“It’ll take two weeks to get here,” she said. Once again, I went to the library every day and asked to see if the book arrived. I thought that maybe asking for it would speed up the process and ever time she told me that it takes two weeks to get to the school.

So as I waited, I tried to imagine what the book would look like and what it would say about Spielberg. I wanted to know about every movie that he made and what it would take to be a movie director. All I knew was that this was the man behind all of my daydream fantasies, and he got paid big houses and cars to make them. Movies allowed me to explore a more courageous side of myself that was not manifested in my interpersonal social life. I could be anyone I wanted after the credits started to roll, and I believed that I had a few characters of my own to share.

When the book arrived it was thinner than I thought, but I opened it and took in the new book smell. I could hear the glue of the bindings and the hard cover crackle. The pictures were in color, and I sat down to take them in.

I can’t remember exactly what was said about him in the book. Over the years I would take in more information about him and all the information seems to conflate to that book. But I do remember that this was the first time that I read a book that was purely informational. Until this day, I’m good at absorbing trivial information and consider myself an info junkie. I have so much data in my head that it fuels my imagination and serves as points of references in my mind. This book started it all.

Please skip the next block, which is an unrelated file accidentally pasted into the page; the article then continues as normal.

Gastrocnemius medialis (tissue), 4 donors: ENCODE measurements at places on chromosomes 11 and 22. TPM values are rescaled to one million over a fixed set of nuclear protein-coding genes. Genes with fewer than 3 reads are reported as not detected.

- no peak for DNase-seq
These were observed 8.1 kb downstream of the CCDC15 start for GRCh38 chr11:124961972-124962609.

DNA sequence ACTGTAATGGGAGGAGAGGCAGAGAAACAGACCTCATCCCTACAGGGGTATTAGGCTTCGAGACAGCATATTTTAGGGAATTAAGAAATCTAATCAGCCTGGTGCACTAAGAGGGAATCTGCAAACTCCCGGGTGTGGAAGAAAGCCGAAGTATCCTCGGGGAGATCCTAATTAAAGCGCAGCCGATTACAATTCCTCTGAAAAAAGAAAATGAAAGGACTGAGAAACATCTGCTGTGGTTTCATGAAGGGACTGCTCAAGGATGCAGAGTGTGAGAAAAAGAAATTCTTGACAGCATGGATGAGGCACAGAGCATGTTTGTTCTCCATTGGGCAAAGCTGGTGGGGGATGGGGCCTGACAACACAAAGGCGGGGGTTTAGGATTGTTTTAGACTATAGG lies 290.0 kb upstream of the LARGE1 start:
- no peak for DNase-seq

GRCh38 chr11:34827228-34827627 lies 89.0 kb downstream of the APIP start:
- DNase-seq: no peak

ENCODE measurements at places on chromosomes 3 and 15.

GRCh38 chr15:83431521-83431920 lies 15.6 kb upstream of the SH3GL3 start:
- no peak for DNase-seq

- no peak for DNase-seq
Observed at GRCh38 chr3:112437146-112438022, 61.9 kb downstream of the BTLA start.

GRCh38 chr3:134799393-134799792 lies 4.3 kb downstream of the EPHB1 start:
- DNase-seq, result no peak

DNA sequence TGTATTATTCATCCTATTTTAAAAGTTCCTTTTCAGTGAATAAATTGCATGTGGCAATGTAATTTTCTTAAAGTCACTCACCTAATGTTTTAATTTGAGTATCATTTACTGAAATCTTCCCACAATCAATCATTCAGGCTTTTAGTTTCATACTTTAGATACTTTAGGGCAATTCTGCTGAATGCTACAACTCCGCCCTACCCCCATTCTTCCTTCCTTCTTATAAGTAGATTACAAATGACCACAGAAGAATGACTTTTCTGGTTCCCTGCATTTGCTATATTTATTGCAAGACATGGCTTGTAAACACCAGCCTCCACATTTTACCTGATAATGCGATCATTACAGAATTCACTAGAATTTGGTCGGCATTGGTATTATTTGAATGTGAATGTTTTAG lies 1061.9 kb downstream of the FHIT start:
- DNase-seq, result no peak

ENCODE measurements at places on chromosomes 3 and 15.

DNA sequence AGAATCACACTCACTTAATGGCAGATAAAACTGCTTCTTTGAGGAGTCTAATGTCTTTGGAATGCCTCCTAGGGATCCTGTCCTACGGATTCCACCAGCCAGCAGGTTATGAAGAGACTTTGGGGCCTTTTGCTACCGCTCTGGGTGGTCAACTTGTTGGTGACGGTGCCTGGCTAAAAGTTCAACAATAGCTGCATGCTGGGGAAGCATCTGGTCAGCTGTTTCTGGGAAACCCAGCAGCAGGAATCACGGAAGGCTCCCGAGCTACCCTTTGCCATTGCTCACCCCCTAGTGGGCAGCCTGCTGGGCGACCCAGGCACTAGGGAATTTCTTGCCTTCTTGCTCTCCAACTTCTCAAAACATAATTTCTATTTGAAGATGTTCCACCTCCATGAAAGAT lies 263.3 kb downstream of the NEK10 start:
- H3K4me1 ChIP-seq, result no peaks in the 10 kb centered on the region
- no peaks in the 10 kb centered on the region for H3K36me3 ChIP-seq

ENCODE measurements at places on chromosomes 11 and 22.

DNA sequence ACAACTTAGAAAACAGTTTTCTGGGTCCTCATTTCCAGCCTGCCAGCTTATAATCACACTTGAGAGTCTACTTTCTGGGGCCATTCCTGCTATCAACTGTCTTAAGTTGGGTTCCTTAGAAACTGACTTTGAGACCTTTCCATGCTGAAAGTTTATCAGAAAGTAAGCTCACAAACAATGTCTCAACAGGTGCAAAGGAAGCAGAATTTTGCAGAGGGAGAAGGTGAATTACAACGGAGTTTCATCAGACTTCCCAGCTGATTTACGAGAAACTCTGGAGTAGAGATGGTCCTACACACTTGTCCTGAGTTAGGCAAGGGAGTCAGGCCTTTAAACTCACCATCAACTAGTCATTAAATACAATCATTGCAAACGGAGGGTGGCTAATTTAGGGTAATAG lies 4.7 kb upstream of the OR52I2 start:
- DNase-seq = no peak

The book didn’t help me become a filmmaker, but it helped me see the world more critically as non-fiction has allowed me to do. It helped me become a better writer and artist, who work deals with the critical analysis of reality and its nature.

My First List of Banned/Challenged Books

This is my former professor’s posting. It’s hard to imagine the Harry Potter series being banned when it got so many children to read. I honestly believe that if it weren’t for those books, the YA market would not be where it is today.

charles french words reading and writing

The ULS: The Underground Library Society

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(https://pixabay.com)

As the creator of the ULS, The Underground Library Society, and at the request of several followers, I have decided to put up lists of books that have been banned or challenged. If a book is challenged, that usually means there were people who wanted it removed from a school or library.  Both are forms of book censorship. It is important to note that I am not focusing only on books banned or challenged in the United States of America; unfortunately, censorship is a world wide action.